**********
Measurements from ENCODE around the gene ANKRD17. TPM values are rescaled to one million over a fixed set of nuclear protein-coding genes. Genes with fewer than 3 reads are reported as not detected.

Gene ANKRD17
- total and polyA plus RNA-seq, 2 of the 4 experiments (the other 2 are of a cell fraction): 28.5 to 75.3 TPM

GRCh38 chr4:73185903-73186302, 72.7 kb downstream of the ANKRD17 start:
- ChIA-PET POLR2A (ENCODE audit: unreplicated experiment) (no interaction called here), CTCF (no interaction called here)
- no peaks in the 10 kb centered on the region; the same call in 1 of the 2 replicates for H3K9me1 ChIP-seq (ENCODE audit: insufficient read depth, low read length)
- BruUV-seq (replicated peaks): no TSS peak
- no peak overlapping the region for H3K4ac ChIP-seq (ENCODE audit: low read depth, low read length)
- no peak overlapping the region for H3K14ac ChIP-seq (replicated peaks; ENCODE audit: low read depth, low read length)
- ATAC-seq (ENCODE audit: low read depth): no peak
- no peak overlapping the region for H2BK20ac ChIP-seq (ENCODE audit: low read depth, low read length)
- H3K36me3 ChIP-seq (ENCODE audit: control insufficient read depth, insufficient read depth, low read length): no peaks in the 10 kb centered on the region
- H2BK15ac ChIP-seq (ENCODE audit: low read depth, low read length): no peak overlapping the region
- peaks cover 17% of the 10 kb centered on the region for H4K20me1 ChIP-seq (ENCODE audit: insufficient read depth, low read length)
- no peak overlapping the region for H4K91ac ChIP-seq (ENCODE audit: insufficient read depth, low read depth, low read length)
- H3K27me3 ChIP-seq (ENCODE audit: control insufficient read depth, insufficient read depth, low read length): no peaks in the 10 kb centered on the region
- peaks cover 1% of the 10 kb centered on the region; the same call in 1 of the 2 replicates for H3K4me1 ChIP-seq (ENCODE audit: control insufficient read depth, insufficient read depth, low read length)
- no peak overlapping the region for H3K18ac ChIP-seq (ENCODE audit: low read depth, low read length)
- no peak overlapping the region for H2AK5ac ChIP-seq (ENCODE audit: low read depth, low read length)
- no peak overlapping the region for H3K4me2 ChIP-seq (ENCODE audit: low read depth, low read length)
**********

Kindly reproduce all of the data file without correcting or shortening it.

Measurements from ENCODE around the gene ANKRD17. TPM values are rescaled to one million over a fixed set of nuclear protein-coding genes. Genes with fewer than 3 reads are reported as not detected.

Gene ANKRD17
- total and polyA plus RNA-seq, 2 of the 4 experiments (the other 2 are of a cell fraction): 28.5 to 75.3 TPM

GRCh38 chr4:73185903-73186302, 72.7 kb downstream of the ANKRD17 start:
- ChIA-PET POLR2A (ENCODE audit: unreplicated experiment) (no interaction called here), CTCF (no interaction called here)
- no peaks in the 10 kb centered on the region; the same call in 1 of the 2 replicates for H3K9me1 ChIP-seq (ENCODE audit: insufficient read depth, low read length)
- BruUV-seq (replicated peaks): no TSS peak
- no peak overlapping the region for H3K4ac ChIP-seq (ENCODE audit: low read depth, low read length)
- no peak overlapping the region for H3K14ac ChIP-seq (replicated peaks; ENCODE audit: low read depth, low read length)
- ATAC-seq (ENCODE audit: low read depth): no peak
- no peak overlapping the region for H2BK20ac ChIP-seq (ENCODE audit: low read depth, low read length)
- H3K36me3 ChIP-seq (ENCODE audit: control insufficient read depth, insufficient read depth, low read length): no peaks in the 10 kb centered on the region
- H2BK15ac ChIP-seq (ENCODE audit: low read depth, low read length): no peak overlapping the region
- peaks cover 17% of the 10 kb centered on the region for H4K20me1 ChIP-seq (ENCODE audit: insufficient read depth, low read length)
- no peak overlapping the region for H4K91ac ChIP-seq (ENCODE audit: insufficient read depth, low read depth, low read length)
- H3K27me3 ChIP-seq (ENCODE audit: control insufficient read depth, insufficient read depth, low read length): no peaks in the 10 kb centered on the region
- peaks cover 1% of the 10 kb centered on the region; the same call in 1 of the 2 replicates for H3K4me1 ChIP-seq (ENCODE audit: control insufficient read depth, insufficient read depth, low read length)
- no peak overlapping the region for H3K18ac ChIP-seq (ENCODE audit: low read depth, low read length)
- no peak overlapping the region for H2AK5ac ChIP-seq (ENCODE audit: low read depth, low read length)
- no peak overlapping the region for H3K4me2 ChIP-seq (ENCODE audit: low read depth, low read length)